In Podgorica, Juncker discussed with Prime Minister Dusko Markovic the recently drafted EU expansion strategy that theoretically envisages Montenegro and Serbia joining the bloc by 2025. Markovic said he expects to open two new negotiating chapters on justice and the judiciary early this year to further Montenegro’s bid to join the European Union.
Juncker also said that Montenegro had already demonstrated a devotion to common European values worthy of the region’s admiration.
Bosnia and Herzegovina
Juncker urged Sarajevo’s leaders to overcome their ethnoreligious differences if they want the country to join the European Union. “Nationalism is poison and it is contrary to European values,” Juncker told Bosnia’s parliament.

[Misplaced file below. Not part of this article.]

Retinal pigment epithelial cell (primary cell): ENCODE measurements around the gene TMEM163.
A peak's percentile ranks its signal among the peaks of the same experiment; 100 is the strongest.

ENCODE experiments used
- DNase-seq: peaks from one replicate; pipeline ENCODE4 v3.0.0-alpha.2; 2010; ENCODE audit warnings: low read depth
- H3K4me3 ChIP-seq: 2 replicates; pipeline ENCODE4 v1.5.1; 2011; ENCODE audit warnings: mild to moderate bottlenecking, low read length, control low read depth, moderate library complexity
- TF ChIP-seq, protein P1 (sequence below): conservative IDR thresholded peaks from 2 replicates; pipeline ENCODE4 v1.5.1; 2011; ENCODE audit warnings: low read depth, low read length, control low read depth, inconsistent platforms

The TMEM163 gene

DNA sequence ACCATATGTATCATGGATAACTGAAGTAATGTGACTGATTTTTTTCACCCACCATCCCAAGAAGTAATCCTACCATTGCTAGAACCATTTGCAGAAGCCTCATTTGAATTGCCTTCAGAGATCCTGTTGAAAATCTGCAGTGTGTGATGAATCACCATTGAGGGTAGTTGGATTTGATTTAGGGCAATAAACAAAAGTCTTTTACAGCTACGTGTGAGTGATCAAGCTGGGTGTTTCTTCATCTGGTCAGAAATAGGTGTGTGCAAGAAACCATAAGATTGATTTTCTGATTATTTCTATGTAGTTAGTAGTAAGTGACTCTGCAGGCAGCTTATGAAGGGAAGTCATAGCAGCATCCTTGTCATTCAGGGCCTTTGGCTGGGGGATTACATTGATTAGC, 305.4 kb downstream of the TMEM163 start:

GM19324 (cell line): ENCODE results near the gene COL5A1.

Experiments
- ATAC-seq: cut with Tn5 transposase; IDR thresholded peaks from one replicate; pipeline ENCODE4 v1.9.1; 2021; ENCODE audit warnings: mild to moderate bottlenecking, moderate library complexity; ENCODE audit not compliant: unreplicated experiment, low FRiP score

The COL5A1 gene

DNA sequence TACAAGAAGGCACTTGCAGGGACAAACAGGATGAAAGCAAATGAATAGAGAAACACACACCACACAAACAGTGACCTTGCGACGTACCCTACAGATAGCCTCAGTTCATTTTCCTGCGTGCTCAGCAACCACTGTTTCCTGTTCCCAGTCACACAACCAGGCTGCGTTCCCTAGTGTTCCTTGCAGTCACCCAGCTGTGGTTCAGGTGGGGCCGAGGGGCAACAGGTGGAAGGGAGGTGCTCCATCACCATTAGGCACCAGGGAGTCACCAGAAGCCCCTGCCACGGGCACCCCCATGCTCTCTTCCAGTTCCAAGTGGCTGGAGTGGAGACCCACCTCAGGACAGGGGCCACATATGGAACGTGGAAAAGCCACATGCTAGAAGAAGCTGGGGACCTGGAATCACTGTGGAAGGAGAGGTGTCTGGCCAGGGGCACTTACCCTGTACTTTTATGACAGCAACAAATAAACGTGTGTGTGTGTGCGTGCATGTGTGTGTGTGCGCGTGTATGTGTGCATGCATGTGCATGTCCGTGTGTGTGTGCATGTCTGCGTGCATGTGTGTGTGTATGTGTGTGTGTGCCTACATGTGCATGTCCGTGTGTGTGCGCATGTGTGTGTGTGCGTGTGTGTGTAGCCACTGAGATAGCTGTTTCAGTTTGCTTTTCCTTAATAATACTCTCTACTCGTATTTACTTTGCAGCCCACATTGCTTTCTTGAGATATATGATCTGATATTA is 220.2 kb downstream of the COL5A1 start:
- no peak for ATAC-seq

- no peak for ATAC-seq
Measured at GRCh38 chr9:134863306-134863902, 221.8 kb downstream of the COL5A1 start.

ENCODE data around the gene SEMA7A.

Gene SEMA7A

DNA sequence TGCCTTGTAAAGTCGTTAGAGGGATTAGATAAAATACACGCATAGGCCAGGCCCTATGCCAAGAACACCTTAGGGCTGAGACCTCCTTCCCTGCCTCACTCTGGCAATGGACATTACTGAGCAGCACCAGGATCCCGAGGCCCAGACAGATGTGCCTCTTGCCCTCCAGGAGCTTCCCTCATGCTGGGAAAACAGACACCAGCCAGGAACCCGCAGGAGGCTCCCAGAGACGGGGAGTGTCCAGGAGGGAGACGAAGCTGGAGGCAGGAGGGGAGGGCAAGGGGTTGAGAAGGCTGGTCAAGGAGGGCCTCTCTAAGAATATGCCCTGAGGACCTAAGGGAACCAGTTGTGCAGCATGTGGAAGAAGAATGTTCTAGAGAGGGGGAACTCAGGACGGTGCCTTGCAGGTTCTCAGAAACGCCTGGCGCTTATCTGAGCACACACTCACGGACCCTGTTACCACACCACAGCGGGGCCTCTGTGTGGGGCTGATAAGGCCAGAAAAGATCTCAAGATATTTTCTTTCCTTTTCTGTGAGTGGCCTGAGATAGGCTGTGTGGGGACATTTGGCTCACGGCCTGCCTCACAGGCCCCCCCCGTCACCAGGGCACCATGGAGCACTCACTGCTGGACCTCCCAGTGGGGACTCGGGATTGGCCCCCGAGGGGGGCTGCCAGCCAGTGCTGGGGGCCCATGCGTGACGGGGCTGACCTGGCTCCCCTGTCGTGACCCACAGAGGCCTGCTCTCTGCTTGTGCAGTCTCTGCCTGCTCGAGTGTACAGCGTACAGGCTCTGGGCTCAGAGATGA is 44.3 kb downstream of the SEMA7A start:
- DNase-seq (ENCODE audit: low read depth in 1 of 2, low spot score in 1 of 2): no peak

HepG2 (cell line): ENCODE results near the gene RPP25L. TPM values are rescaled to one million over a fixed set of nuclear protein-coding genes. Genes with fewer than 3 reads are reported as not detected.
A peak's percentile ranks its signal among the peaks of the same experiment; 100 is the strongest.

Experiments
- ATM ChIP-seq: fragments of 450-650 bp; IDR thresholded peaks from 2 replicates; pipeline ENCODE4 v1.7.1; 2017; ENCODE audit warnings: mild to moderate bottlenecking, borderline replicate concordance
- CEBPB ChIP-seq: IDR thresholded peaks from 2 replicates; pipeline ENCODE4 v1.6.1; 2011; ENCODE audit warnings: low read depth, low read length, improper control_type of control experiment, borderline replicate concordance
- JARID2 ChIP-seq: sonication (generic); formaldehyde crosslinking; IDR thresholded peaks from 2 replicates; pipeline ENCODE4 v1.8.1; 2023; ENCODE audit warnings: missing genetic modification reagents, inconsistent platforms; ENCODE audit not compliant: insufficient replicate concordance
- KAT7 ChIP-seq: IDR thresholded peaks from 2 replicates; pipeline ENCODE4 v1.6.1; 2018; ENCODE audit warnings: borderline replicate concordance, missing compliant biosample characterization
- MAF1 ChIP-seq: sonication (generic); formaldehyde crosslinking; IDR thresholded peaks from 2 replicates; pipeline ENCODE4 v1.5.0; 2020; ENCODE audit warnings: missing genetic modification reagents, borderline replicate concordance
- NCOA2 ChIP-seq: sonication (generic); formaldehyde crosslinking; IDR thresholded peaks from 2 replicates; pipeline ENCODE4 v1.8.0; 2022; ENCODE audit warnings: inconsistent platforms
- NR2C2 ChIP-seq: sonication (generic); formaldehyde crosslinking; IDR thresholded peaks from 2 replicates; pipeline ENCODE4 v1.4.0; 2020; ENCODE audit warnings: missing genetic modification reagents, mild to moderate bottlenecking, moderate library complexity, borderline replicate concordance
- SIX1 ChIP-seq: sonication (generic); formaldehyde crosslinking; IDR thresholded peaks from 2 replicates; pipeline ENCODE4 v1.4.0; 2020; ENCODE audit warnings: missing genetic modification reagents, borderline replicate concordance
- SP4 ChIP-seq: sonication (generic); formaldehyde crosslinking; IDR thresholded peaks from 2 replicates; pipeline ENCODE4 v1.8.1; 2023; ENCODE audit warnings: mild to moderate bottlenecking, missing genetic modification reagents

Based on the 1996 Dayton Peace Accord that ended Bosnia’s three-year civil war, the country consists of two highly autonomous entities, the Federation of Bosnia and Herzegovina – made up Muslim Bosniaks and Catholic Croats, and the Serb-run Republika Srpska. Bosnia applied for EU membership 18 months ago, but the reform process has stalled amid political quarrels between the country’s leaders.
Meeting with Kosovar President Hashim Thaci, a former KLA guerilla leader in the 1990s, in Pristina, Juncker urger Kosovo to not only seek better ties with Serbia but also to ratify a border demarcation agreement with Montenegro. The EU has said the border treaty is a precondition for Kosovo’s citizens to travel visa-free within the Schengen Zone.